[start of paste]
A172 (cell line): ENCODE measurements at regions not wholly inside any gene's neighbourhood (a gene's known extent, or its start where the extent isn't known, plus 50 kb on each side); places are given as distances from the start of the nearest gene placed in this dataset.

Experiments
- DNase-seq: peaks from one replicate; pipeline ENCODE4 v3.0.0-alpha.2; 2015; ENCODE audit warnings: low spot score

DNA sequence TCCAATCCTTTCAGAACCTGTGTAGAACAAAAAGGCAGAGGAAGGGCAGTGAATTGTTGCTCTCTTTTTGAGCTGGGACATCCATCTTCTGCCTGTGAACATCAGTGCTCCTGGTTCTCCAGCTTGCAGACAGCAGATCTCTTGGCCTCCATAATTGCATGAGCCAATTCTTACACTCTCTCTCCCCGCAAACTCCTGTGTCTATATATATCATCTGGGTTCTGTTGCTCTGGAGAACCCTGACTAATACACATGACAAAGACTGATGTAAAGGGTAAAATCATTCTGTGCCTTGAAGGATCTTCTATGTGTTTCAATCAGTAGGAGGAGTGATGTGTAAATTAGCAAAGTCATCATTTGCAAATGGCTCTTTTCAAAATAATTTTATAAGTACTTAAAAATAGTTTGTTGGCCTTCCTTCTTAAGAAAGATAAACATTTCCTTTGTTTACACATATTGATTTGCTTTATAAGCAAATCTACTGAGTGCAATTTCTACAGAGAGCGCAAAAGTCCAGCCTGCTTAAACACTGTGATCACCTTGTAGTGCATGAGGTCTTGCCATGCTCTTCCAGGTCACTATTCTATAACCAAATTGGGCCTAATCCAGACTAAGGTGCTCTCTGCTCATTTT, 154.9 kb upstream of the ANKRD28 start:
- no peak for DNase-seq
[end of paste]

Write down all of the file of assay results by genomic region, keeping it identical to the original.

A172 (cell line): ENCODE measurements at regions not wholly inside any gene's neighbourhood (a gene's known extent, or its start where the extent isn't known, plus 50 kb on each side); places are given as distances from the start of the nearest gene placed in this dataset.

Experiments
- DNase-seq: peaks from one replicate; pipeline ENCODE4 v3.0.0-alpha.2; 2015; ENCODE audit warnings: low spot score

DNA sequence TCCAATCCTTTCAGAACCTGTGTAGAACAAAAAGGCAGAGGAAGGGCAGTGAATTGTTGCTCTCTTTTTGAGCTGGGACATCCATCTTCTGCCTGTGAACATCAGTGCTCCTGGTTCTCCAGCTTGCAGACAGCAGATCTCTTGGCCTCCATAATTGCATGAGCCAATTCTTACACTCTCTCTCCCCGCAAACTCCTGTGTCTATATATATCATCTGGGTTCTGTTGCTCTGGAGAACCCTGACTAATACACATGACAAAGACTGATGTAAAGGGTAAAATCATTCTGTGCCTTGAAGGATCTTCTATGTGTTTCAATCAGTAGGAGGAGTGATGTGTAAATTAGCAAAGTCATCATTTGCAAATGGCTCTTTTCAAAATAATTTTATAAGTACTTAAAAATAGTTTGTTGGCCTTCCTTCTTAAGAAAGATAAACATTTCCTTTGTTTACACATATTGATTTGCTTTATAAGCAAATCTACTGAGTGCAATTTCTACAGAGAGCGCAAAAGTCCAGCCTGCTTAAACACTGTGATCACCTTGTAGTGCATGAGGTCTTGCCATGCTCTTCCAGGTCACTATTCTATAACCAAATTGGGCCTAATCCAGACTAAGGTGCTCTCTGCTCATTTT, 154.9 kb upstream of the ANKRD28 start:
- no peak for DNase-seq